Q: I have learnt wireless Internet and mobile system were cut off in Myanmar. How about it? Do you tell it is in normalcy?

A: At a time the riots started, social media spread misinformation. So, we shut down the media to be able to control such movements. We accept media must be for the people. I’d like to say my concept that there are three pillars namely the people, the government and the Hluttaw. They are under check and balance of media. So, I identify media as the fourth pillar. I let media do freely for media affairs. But, if it derails from the media route, the country will face severe impacts. So, I controlled the media. To be able to control the media, I managed the Internet. You have much experience in the Internet. A lot of incitements could be seen on the social networks. In this regard, action was taken against many persons who spread the propaganda and misinformation through Facebook. As now is stable, some restrictions have been eased and so, the situation is in nearly normalcy.

Q: How do you predict the State Administration Council as well as the Tatmadaw would take the time of controlling the State responsibilities?

A: In accord with the constitution, the state of emergency will last for one year only. If the duty does not complete in the state of emergency, the president or pro tem president will allow two six-month terms. It must not be beyond the two years. So, we will do so within two years in maximum. It does not allow the term beyond the two years.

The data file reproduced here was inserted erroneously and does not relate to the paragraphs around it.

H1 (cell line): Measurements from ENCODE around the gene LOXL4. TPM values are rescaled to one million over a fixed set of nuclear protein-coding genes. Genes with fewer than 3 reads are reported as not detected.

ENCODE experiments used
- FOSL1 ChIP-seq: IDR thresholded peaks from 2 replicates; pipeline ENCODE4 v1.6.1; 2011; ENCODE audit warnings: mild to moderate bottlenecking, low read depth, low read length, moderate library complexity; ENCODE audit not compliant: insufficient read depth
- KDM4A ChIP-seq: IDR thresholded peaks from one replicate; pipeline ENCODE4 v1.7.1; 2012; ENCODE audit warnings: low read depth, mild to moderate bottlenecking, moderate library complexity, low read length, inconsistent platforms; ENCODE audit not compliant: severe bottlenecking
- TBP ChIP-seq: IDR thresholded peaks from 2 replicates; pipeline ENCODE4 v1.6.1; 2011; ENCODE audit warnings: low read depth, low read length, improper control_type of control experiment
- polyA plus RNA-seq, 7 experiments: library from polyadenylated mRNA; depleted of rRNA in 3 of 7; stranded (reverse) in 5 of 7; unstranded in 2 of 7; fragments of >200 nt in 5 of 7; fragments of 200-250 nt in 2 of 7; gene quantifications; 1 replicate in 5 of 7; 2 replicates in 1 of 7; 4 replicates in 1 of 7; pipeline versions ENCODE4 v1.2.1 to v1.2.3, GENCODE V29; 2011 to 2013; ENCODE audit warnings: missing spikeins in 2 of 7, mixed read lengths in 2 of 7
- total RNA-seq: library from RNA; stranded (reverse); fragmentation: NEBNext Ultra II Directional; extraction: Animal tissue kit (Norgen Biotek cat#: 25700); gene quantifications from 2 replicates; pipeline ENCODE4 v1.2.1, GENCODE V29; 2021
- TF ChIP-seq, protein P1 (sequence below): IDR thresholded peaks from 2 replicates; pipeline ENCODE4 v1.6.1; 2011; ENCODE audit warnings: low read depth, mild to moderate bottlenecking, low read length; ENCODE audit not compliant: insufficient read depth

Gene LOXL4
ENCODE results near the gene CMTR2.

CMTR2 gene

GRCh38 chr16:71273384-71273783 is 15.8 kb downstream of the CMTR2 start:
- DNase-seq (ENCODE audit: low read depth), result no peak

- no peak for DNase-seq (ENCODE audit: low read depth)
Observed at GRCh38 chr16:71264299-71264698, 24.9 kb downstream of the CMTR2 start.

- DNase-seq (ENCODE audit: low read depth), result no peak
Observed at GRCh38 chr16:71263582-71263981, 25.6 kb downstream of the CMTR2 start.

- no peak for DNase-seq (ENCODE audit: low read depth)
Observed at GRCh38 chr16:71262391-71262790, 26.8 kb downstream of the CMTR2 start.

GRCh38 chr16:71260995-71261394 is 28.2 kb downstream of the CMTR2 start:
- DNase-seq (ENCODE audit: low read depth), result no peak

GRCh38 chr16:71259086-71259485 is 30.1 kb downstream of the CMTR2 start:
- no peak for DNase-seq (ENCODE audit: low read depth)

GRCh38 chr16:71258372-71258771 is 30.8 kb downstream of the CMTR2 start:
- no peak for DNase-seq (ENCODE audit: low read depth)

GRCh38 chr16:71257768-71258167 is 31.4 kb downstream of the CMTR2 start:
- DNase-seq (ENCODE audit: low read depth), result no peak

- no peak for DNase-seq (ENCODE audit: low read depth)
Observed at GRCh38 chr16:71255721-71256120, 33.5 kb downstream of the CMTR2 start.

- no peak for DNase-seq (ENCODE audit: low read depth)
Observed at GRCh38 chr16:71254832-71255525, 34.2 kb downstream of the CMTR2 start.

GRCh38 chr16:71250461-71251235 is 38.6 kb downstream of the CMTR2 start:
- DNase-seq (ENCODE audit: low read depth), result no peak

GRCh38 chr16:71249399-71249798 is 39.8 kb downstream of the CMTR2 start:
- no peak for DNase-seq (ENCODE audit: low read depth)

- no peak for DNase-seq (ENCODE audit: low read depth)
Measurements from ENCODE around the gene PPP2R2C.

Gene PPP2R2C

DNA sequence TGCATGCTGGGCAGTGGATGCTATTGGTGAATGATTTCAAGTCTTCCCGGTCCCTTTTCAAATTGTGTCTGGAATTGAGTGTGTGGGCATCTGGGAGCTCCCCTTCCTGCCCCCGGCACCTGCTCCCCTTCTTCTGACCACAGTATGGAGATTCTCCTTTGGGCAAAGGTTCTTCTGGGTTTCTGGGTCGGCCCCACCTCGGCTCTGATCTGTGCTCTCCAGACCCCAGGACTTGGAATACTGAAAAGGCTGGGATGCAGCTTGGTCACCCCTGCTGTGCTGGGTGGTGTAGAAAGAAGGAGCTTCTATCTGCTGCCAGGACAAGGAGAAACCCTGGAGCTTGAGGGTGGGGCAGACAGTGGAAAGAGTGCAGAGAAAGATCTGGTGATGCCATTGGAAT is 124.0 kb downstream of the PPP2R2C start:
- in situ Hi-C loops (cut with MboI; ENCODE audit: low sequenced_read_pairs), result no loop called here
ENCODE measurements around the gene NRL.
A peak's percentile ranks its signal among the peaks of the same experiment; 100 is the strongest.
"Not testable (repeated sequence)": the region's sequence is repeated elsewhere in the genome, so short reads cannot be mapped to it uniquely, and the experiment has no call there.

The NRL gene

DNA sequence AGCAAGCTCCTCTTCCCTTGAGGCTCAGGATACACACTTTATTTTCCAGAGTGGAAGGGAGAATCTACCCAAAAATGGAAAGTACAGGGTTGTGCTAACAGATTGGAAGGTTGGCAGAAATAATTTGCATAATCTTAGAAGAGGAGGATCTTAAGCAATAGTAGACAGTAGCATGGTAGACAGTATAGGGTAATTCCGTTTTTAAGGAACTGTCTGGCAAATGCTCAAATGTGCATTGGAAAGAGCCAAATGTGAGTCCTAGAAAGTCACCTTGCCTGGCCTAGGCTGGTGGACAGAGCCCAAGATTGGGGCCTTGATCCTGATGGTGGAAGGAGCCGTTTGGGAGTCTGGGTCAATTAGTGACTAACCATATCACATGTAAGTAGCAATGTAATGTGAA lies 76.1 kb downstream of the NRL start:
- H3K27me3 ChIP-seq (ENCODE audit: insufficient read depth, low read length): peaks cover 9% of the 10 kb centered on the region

Q: If supports increase and situation is stable, do you have any plan to be changed?

A: We plan to realize the Union based on multi-party democracy and federalism. if the situation learing to such system is sure, we will do. If the situation is stable within one year, the state of emergency will last one year. If not, we will add one six-month period. But, the current situation is to vigorously implement the process within one year. I can’t predict matters related to six more months. I’d like to note that it will depend on participation of the people, political parties and international community.

Q: If the term will last for two years, do you have any plan?

A: I focus on development of the nation with stability and peace in the democracy. I wish the honesty politics and genuine democracy. It was not chosen by mine but by the people. As the people chose the multiparty system in the 1988 unrests, the Tatmadaw paved the way of multi-party democracy for the country. As it was chosen by the people, I did not have the power to revoke it. It must be in line with the public wish. So, I didn’t revoke the constitution and now follow it. So, you may notice we are standing on the route the Myanmar citizens chose.

Q: You do consider amendment of the constitution within one or two years. Do you have any plan to amend the constitution?